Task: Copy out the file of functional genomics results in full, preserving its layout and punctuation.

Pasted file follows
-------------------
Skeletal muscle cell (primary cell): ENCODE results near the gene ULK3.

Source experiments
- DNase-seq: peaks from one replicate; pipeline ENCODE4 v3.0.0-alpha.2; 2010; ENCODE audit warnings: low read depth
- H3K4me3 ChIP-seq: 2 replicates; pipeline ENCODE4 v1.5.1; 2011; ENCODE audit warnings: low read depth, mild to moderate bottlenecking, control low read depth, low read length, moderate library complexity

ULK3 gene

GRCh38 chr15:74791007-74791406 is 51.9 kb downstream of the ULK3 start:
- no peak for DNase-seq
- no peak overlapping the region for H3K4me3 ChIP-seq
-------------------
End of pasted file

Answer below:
Skeletal muscle cell (primary cell): ENCODE results near the gene ULK3.

Source experiments
- DNase-seq: peaks from one replicate; pipeline ENCODE4 v3.0.0-alpha.2; 2010; ENCODE audit warnings: low read depth
- H3K4me3 ChIP-seq: 2 replicates; pipeline ENCODE4 v1.5.1; 2011; ENCODE audit warnings: low read depth, mild to moderate bottlenecking, control low read depth, low read length, moderate library complexity

ULK3 gene

GRCh38 chr15:74791007-74791406 is 51.9 kb downstream of the ULK3 start:
- no peak for DNase-seq
- no peak overlapping the region for H3K4me3 ChIP-seq